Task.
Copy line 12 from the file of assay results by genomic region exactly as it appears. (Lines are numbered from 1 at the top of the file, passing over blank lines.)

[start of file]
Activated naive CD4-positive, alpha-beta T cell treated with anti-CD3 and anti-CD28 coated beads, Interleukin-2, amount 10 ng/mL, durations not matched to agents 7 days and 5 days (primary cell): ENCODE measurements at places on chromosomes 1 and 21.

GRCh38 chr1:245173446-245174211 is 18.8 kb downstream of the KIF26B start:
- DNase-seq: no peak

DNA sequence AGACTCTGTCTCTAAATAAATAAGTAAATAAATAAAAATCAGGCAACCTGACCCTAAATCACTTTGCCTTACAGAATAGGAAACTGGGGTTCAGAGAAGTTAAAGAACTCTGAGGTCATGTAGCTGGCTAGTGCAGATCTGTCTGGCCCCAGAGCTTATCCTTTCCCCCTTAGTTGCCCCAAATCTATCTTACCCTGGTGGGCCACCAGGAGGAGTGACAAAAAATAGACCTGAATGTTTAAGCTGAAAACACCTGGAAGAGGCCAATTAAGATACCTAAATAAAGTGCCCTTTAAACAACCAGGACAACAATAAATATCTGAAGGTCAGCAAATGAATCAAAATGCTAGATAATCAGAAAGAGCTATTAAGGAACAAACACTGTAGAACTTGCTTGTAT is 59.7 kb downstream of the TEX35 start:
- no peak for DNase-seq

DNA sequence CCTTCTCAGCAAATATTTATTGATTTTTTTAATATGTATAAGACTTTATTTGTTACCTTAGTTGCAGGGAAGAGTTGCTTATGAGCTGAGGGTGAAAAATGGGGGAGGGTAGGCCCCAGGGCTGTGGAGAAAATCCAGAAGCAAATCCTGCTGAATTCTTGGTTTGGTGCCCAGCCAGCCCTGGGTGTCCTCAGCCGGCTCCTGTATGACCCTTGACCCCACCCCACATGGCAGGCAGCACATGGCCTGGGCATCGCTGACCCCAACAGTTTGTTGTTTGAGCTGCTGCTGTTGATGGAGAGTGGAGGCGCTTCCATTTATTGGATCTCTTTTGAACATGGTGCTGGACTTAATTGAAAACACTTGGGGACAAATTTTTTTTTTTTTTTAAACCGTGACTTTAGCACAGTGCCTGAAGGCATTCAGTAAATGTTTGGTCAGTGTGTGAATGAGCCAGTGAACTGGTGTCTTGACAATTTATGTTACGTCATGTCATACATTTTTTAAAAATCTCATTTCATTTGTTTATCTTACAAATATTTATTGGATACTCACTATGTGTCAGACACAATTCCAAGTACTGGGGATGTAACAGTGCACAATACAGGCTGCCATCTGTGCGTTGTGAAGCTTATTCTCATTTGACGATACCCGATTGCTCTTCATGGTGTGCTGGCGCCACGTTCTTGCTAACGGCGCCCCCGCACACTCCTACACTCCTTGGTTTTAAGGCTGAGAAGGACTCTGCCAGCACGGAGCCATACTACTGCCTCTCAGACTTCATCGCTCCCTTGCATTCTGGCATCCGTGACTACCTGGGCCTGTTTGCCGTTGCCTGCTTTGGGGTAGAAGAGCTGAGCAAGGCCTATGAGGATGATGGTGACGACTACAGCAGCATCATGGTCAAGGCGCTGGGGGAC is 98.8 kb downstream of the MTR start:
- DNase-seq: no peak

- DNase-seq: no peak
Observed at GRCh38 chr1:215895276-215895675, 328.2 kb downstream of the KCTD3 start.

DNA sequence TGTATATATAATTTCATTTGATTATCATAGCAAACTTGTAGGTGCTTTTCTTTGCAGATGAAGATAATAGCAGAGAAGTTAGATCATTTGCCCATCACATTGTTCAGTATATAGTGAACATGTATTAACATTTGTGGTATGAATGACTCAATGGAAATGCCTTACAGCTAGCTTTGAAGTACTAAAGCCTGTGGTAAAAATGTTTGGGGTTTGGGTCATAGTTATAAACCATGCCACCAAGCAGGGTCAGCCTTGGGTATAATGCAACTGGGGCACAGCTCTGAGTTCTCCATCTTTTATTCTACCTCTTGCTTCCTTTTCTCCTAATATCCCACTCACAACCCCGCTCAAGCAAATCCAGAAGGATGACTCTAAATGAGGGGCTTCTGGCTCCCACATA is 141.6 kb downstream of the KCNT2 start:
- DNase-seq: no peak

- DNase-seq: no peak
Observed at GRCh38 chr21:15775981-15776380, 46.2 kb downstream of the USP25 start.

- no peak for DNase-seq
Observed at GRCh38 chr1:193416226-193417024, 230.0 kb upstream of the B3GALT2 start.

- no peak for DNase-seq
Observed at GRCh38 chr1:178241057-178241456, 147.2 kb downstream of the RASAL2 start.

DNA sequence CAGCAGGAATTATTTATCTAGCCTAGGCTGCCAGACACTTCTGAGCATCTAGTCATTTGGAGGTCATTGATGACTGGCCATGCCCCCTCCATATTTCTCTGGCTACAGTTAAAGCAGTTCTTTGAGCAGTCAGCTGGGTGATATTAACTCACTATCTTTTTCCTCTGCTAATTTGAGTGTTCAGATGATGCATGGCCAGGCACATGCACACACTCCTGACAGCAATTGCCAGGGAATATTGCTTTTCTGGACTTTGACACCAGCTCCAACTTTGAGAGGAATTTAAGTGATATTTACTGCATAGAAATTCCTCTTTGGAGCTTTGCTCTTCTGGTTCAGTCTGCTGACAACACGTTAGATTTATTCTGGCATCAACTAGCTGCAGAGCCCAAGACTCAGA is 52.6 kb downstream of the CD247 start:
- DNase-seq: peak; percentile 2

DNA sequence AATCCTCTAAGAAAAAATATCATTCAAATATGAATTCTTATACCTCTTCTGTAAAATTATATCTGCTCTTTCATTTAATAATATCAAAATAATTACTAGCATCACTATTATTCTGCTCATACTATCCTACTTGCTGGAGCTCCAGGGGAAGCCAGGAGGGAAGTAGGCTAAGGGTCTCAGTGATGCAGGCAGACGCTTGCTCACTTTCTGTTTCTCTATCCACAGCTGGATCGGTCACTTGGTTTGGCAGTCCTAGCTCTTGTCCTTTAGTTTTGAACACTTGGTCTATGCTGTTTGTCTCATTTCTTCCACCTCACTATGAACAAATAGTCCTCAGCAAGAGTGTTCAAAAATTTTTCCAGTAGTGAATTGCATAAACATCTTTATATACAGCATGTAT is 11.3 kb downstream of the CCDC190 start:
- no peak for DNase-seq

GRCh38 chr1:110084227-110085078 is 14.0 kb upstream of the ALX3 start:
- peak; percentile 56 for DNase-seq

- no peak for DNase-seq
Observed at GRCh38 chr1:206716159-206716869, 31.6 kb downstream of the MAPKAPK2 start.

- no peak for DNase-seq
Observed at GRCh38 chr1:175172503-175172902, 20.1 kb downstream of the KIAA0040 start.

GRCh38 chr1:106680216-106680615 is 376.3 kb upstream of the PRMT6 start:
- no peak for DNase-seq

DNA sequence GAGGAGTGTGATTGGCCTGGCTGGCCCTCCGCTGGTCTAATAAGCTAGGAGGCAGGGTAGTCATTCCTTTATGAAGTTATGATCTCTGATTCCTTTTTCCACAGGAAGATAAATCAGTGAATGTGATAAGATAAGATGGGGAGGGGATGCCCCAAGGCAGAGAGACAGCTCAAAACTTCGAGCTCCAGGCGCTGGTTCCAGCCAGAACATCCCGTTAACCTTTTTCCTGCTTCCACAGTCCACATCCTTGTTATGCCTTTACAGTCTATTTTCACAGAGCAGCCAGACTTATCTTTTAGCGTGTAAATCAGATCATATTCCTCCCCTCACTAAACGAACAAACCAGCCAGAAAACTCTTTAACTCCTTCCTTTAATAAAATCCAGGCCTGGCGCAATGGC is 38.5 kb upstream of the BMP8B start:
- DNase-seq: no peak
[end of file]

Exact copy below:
- DNase-seq: no peak